Well after dark the next evening, I drive the truck slowly to the top of the hill.  This morado, built in the 1700’s and most definitely a secret meeting site at one time,  is dimly lit on the exterior from a few modern solar ground lights. But the frigid New Mexico sky holds sparklers tonight – the way is well-lit. Stepping up and over a threshold, I can’t see much in the dimness, but a blast of scorching wood heat thumps me in the face. The runner room was nine feet wide and maybe 20 feet long with a worn wooden bench running partially down each side – we faced each other rather than facing the front. The floor was the kneeler. Tiny windows shuttered tightly.  It was old and immaculate. Walls were a slick shiny creamy white – like a coating of candy.  A low wattage lightbulb was strung to the side of the alcove aglow with candles. There were seven men and an older woman who had already begun prayer.  Their quiet reverent whispers and the crackle of the wood were the only sounds. I took a place at the end of the bench nearest the door but right across from the chugging wood stove. I’d just have to die of a heat stroke. At least I was in a good place. Ralph comes to me and shakes my hand, smiles at me. I already had tears. And they weren’t from the heat. I watched and listened and followed suit and observed that the men’s boots were dirty and worn – my own hiking boots blended nicely.  Working men. Hard working men.  Kind men. Gentle to the core. I was thankful I knew enough about a Catholic service to not stand in line for sacrament.  And then it was over. Into a tiny room with a burning kiva at the end of the morado opposite the sanctuary they invited me to duck and enter for cookies and cold drinks. And in there I met the men, one of their mother’s (a guest as well), and heard some about them and a little about the Brotherhood.  A strong sense of community and possibly a bit of mysticism impressed me. They requested one of my photographs of the exterior.  Invited me back.  Hugged me.  And in that tiny, dim, ancient, God filled castle room, all travel regrets were washed away like sins. Those too.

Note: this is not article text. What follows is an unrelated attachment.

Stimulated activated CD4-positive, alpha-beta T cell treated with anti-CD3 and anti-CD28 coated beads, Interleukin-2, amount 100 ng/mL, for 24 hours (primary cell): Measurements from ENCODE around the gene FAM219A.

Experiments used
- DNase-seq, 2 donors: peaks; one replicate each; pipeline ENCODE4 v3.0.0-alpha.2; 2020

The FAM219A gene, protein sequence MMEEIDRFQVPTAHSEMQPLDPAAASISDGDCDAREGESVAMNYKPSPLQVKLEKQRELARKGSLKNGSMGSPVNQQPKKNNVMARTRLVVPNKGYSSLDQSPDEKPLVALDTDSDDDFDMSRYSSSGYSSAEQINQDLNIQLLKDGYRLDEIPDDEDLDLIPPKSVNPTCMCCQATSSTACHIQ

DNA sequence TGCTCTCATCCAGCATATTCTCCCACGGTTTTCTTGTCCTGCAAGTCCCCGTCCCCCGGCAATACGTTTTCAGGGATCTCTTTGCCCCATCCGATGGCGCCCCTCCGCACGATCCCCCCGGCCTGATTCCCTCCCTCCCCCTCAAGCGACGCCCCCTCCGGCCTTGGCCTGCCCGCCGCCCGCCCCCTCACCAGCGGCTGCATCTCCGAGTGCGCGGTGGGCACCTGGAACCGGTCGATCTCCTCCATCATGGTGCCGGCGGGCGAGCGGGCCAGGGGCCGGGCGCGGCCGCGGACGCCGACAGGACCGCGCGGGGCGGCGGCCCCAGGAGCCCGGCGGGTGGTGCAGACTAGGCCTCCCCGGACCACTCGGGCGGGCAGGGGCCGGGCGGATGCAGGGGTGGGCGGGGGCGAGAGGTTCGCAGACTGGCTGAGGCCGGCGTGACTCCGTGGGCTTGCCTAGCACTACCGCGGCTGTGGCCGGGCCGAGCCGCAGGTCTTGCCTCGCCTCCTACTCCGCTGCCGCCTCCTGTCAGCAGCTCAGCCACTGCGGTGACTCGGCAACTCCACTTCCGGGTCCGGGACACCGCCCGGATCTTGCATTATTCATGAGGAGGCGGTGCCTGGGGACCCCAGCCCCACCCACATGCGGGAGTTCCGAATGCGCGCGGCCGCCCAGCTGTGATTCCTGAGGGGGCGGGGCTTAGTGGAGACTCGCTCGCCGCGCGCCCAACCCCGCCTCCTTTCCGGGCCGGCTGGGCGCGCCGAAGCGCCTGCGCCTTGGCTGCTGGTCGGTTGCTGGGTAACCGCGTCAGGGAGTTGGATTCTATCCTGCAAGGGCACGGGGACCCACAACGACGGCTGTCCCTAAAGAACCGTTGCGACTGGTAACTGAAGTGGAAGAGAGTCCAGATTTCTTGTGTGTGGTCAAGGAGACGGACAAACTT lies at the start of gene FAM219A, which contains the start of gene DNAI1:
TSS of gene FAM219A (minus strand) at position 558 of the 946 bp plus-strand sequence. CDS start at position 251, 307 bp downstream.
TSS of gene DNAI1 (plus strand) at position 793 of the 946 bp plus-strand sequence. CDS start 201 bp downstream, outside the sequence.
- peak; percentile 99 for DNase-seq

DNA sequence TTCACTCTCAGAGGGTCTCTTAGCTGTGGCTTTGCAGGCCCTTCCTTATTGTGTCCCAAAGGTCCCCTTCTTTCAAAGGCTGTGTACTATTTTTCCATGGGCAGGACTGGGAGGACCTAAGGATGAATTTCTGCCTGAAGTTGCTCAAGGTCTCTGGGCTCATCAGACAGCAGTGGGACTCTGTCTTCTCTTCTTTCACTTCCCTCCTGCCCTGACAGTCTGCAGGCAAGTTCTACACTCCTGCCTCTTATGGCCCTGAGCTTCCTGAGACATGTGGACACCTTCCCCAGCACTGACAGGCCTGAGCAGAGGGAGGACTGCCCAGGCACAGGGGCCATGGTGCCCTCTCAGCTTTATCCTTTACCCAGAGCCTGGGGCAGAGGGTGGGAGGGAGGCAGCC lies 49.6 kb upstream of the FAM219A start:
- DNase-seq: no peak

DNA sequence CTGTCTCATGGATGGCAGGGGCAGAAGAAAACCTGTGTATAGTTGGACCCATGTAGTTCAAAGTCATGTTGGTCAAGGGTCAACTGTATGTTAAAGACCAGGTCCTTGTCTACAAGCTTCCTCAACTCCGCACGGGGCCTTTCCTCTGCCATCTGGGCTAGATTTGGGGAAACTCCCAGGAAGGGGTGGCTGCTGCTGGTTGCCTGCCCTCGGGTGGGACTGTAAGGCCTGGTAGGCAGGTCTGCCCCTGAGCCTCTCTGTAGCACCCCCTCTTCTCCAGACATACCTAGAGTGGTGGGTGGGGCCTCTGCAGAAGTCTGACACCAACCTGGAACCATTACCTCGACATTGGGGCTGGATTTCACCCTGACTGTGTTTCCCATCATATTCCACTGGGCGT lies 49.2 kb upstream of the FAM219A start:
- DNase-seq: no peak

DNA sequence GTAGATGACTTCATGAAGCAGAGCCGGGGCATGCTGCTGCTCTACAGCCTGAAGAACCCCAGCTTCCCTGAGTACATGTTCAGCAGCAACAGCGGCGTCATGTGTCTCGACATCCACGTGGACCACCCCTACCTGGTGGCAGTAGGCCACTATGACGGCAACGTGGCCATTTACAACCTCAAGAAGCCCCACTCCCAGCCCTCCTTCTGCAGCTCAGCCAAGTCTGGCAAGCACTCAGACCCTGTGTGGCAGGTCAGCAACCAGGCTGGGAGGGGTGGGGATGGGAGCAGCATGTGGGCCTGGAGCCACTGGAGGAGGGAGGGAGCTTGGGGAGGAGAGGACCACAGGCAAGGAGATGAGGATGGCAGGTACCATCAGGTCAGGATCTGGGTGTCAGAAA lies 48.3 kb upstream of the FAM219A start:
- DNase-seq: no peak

All names have been changed. And the deal for photography was strictly “non-commercial.”  Which is why there aren’t any advertisers on here.  The good stuff can’t be bought.

Penitente Morada

Penitente Morada

Penitente Morada

Other New Mexico related posts in this series:

The Abiquiu Inn

Abiquiu – The Penitente Morada

Abiquiu – Plaza Blanca

Abiquiu – The Dar al Islam Mosque

Abiquiu

The Green Chile Cheeseburger Trail

New Mexico Travel Sites:

Hatch Chile Festival – September 3,4, 2011

New Mexico Tourism

Where to buy hatch chiles

Join the Road Trip Revolution at the Solo Road Trip Facebook Fan Page, here.

Related Posts Plugin for WordPress, Blogger...

 

The Grand Climb

 

Tammie DooleyAbout SRT... I’m a traveler, writer and photographer for whom the open road frequently summons. Adventurous solo road trips are a staple for me, and a curiosity. So I created this website to share them and inspire you to step out and give them a try. Welcome!

A soul that sees beauty may sometimes walk alone – Wolfgang Von Goethe

  • Categories

     

  •  

    Connect with SRT

    RSS Connect on Twitter

    Subscribe by Email
    Email me
    Become a SRT Facebook Fan
    Follow me on Twitter
    See my photos on Flickr

    I want to hear from you!
    ~ Tammie

     

    World Reviewer adventure travel blogs

     

    Solo Road Trip on Facebook